Unbearably tense and obliquely poignant event television
If the premise of Netflix’s hit crime drama, ozark, seemed simple – a mild-mannered financial adviser moves into rural Missouri to launder $500 million in Mexican drug cartel money – so the execution was anything but. The story of the Byrdes, Marty (Jason Bateman) and Wendy (Laura Linney), has taken them from victim to perpetrator, and back again, multiple times. “A middle-class family hanging on for dear life” may have been the talk of the elevator, but that elevator now has more blood spilled than its Overlook Hotel counterpart.
As things pick up speed, the final chapter of the ozark saga, new supremo Javi (Alfonso Herrera Rodriguez) has just murdered local heroin producer Darlene Snell (Lisa Emery) and her young husband, Wyatt Langmore (Charlie Tahan). It’s this last murder that will prove most consequential, lighting up the blue tactile paper for a story of revenge and its repercussions. Wyatt’s cousin (and Marty’s charge) Ruth (Invent Anna(Julia Garner) sets off for Chicago, seemingly ready to wage all-out war in pursuit of a little justice for one of the few people in the world whose company she could endure. “Sorry,” Javi had said, pointing his gun at Wyatt, “whoever you are.” This single act of mindless psychopathy – an attempt to iron out the final details – sends the whole thing crashing down. Marty warns Ruth against an attack on Javi: “Everything we worked for is collapsing.” “Welcome to my fucking world,” she said impassively.
Like the story of ozark unfolded, the two central families – the Byrdes and the Langmores – became increasingly entangled. The Byrdes wanted to get rich; the Langmores wanted to get out of poverty. In the end, neither may be right, but it’s clear the Lake of the Ozarks natives paid a much heavier price. You can call it plot armor or just plain old socio-economic bias in favor of white-collar workers, but the Byrde family unit is – for now – intact. Ruth, on the other hand, has no one. “They’re building a whole life that should be ours,” she whispers to the ghost of her murdered cousin, as the Byrdes plot a return to the big city.
Marty, meanwhile, continues to struggle. Flying by the seat of his pants has been his default mode ever since he first unfolded that pamphlet for the Ozarks retreat. The toll of running North America’s largest laundromat hangs over him, as do the intractable strains over his marriage. If he understood for a long time that he could not trust Wendy, she still has the ability to surprise him. “Why did you choose everyone over your family?” she asks him. “You’re so desperate to be the good guy.” But time and the growing death toll thwart Marty’s attempts to be a better man. As he returns south of the border, the Byrdes’ options become increasingly scarce. The fate that awaited him when he offered to launder half a billion dollars in five years is catching up with him. Reviewing the performances of a show in its fourth and final season is a bit like awarding the Booker Prize to the Dead Sea Scrolls or the Pritzker to Stonehenge. Nonetheless, Bateman and Linney capture their characters’ moral ambiguity with controlled precision, while Garner has become the show’s most accomplished performer – and its dramatic heart.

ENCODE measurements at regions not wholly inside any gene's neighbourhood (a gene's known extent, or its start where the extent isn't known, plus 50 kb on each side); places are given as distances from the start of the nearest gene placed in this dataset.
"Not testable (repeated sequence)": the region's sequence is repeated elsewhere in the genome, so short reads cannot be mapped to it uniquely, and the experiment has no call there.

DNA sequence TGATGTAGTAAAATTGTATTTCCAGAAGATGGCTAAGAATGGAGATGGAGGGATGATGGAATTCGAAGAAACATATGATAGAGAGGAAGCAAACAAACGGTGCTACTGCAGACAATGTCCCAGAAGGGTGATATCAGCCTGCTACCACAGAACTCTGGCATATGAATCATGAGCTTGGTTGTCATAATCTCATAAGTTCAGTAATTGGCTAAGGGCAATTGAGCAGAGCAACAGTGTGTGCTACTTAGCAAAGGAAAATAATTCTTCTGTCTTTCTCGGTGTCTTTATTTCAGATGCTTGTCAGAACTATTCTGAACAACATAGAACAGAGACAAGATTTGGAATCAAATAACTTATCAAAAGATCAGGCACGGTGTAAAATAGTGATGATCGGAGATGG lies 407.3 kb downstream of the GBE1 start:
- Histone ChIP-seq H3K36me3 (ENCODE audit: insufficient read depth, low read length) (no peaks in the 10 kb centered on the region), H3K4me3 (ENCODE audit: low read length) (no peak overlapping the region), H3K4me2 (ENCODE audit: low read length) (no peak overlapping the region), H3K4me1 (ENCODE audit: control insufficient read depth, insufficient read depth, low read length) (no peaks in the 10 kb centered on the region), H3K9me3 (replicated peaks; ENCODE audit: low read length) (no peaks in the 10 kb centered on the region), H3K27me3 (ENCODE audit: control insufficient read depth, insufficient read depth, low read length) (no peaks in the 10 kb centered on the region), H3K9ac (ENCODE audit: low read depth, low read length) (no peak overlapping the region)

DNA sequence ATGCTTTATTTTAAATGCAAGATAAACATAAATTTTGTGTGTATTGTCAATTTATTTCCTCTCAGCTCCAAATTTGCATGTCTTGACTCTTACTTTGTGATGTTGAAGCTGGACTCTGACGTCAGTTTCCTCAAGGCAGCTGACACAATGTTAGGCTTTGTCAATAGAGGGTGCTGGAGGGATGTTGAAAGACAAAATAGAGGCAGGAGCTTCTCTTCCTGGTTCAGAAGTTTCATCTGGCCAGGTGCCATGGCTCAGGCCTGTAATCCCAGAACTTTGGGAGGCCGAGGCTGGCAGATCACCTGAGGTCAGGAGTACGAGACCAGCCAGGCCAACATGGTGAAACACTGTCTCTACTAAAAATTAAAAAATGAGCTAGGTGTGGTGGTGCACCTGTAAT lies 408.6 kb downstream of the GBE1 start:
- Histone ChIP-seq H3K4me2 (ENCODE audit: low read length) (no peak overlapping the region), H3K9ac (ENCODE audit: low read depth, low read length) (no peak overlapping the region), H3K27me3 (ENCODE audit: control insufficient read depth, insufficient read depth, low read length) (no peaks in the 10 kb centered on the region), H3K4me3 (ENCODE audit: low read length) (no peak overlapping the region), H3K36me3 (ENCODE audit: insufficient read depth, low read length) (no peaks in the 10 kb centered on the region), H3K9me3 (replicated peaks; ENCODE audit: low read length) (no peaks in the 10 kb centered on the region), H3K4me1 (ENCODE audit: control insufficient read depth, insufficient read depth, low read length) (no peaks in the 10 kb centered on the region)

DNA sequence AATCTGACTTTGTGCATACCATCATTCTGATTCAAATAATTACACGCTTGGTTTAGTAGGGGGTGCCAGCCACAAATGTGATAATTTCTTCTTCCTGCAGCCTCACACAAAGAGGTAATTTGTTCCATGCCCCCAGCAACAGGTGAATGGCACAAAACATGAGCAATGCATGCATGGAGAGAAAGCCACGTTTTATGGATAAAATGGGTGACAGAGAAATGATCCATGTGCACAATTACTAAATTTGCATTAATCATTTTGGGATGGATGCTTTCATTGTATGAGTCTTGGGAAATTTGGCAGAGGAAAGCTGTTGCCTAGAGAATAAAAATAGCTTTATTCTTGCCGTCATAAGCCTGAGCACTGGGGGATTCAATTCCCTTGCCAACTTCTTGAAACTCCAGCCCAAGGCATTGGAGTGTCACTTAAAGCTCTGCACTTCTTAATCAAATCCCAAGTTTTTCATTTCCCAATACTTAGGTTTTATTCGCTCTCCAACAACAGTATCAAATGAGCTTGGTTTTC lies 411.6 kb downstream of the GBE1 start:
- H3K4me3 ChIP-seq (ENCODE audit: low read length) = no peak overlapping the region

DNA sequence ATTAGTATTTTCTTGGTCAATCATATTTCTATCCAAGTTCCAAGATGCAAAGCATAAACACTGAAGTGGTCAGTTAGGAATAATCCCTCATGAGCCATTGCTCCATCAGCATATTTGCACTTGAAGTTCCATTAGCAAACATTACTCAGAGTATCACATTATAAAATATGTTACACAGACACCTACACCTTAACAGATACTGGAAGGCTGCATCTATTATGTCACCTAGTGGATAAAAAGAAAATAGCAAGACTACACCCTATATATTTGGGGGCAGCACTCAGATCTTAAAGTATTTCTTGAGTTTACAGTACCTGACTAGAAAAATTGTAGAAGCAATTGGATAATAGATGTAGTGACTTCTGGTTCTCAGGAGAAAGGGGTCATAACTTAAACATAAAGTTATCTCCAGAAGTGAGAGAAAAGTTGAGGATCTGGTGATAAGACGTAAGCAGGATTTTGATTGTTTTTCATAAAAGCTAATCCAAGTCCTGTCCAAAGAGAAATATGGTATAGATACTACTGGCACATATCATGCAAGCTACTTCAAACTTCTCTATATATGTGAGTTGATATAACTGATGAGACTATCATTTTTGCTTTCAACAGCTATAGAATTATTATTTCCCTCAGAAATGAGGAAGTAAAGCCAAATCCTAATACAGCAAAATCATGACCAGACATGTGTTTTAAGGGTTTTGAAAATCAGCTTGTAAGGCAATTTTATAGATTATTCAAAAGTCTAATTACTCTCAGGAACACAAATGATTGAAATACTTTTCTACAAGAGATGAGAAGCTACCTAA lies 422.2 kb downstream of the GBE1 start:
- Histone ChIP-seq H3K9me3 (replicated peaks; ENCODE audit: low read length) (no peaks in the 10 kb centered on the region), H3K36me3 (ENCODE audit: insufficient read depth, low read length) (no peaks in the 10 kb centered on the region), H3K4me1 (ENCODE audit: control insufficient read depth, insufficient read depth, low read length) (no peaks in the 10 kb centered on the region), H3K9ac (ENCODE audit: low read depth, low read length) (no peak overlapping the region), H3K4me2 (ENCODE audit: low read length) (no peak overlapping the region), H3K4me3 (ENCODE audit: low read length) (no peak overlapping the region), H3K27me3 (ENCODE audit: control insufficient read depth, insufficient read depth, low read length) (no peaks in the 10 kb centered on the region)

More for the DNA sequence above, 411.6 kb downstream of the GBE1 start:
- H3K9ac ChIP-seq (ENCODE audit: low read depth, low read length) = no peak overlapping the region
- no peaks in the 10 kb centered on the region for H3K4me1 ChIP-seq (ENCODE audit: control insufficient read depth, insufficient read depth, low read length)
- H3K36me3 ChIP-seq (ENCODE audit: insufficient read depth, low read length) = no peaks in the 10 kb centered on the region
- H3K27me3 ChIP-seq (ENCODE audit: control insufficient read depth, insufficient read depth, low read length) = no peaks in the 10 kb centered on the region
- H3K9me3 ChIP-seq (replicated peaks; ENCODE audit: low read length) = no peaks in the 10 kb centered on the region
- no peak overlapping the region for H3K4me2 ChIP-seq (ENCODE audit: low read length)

At its creation, ozark has often been compared, unfavorably, to breaking Bad. It’s hard to believe there wasn’t a degree of cynicism in its commissioning, but over the seasons the show has developed its own distinctive stamp. The murky waters of the Midwest are somehow less grueling than the beating sun of New Mexico. The creative sensibility is also more blockbuster: realism in character development is preferred over realism in plot devices. It all turns into a pressure cooker of a final season, where the cumulative bad choices of generations of Byrdes and Langmores weigh on the narrative, like Walter White’s lung analysis. Maybe in years to come ozark will be looked back without reference to Breaking Bad, but not yet. If Marty and Ruth feel like Walter and Jesse, then they too deserve a blaze of glory to hang out in. The result is an unbearably tense, obliquely poignant ending, and one of the best event TV shows we’ve seen on any streaming service.